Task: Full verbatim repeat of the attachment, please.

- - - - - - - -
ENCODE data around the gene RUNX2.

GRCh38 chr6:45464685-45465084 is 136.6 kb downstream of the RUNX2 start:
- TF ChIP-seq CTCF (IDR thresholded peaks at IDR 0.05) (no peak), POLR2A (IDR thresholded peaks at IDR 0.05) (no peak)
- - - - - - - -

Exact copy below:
ENCODE data around the gene RUNX2.

GRCh38 chr6:45464685-45465084 is 136.6 kb downstream of the RUNX2 start:
- TF ChIP-seq CTCF (IDR thresholded peaks at IDR 0.05) (no peak), POLR2A (IDR thresholded peaks at IDR 0.05) (no peak)